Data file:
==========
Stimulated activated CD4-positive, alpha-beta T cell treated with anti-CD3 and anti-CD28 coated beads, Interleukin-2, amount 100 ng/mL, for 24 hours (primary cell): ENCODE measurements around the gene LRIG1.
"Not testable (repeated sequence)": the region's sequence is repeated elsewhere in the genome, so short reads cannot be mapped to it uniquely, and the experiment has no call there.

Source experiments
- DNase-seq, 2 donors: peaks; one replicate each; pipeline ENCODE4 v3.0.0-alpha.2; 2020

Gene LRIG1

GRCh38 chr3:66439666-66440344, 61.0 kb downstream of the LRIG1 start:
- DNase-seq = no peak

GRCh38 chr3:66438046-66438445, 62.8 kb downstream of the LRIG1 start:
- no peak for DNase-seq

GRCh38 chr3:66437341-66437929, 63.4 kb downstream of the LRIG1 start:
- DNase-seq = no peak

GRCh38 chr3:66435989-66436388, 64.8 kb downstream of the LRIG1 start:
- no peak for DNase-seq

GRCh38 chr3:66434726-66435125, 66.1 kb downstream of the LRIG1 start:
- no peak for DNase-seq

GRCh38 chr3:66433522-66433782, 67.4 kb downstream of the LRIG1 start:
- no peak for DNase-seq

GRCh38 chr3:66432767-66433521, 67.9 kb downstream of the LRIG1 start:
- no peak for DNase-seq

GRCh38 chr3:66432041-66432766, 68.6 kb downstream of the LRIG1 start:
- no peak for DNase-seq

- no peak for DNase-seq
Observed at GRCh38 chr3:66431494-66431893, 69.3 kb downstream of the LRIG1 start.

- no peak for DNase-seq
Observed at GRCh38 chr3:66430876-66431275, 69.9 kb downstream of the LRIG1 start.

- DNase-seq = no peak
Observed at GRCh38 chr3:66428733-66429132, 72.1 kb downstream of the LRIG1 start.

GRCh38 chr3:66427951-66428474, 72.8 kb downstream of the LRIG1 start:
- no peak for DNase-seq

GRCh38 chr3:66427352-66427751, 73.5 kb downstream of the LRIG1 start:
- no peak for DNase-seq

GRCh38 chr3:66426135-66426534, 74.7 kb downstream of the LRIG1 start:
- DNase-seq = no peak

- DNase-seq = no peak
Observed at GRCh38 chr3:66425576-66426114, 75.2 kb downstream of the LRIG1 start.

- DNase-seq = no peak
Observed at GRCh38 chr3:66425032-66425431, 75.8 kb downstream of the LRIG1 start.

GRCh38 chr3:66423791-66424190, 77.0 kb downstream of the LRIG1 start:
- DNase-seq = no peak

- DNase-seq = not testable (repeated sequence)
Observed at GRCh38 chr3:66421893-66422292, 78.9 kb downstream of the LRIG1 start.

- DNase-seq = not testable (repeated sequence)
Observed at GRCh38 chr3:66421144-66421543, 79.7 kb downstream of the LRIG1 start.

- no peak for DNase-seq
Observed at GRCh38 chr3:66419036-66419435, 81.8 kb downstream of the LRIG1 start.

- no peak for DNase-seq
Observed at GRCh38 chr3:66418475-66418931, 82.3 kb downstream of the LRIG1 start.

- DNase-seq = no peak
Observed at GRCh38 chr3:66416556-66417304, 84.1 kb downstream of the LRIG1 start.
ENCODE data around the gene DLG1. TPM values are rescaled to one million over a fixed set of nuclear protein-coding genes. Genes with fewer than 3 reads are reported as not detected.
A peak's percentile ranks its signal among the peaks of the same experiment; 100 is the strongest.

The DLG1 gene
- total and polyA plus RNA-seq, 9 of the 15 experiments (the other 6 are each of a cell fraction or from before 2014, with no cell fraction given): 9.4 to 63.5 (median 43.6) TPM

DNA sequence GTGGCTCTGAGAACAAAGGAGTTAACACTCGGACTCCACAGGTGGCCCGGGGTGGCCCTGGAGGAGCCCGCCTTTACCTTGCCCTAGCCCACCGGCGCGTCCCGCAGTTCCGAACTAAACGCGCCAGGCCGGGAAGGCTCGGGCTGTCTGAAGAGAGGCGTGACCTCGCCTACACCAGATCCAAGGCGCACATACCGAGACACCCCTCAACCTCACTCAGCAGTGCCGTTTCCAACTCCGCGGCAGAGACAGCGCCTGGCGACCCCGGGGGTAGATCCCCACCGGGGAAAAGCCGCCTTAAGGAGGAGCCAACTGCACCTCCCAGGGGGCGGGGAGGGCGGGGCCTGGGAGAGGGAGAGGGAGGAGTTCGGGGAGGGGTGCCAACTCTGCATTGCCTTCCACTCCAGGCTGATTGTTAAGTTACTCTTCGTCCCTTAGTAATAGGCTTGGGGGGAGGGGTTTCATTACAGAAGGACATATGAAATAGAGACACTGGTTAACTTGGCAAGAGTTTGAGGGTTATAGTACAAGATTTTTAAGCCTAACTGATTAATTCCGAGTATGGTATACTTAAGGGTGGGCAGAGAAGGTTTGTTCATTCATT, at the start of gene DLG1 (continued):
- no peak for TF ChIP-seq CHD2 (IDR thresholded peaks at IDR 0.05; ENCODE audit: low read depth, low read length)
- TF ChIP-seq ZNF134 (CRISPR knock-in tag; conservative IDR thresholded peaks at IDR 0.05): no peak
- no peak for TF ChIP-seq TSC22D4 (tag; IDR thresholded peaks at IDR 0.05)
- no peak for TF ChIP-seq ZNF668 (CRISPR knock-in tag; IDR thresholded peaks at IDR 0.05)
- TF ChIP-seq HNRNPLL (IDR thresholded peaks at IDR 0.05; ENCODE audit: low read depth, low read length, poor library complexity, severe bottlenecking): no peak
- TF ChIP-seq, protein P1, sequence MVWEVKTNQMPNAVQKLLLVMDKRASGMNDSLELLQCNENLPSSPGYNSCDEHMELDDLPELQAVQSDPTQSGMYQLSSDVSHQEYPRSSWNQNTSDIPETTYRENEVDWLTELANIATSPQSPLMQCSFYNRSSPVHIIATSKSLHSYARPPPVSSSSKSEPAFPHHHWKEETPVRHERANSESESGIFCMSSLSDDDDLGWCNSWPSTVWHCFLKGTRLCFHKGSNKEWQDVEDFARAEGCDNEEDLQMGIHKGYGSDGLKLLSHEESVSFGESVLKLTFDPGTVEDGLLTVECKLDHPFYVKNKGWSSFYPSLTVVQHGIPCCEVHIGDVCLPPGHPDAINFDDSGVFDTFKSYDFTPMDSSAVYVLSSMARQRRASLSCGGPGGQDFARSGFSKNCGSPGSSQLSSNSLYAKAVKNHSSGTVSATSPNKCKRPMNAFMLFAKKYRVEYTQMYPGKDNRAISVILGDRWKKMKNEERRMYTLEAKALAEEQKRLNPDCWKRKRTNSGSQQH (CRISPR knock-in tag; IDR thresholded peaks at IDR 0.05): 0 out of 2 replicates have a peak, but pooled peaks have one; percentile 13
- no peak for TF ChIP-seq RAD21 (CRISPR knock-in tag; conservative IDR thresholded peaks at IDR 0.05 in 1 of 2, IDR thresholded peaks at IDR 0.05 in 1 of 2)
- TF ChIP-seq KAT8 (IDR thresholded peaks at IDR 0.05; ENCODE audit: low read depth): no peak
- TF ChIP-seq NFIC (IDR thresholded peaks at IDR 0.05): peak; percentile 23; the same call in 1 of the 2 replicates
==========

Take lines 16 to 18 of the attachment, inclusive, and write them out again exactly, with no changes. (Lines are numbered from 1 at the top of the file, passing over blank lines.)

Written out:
GRCh38 chr3:66433522-66433782, 67.4 kb downstream of the LRIG1 start:
- no peak for DNase-seq

GRCh38 chr3:66432767-66433521, 67.9 kb downstream of the LRIG1 start: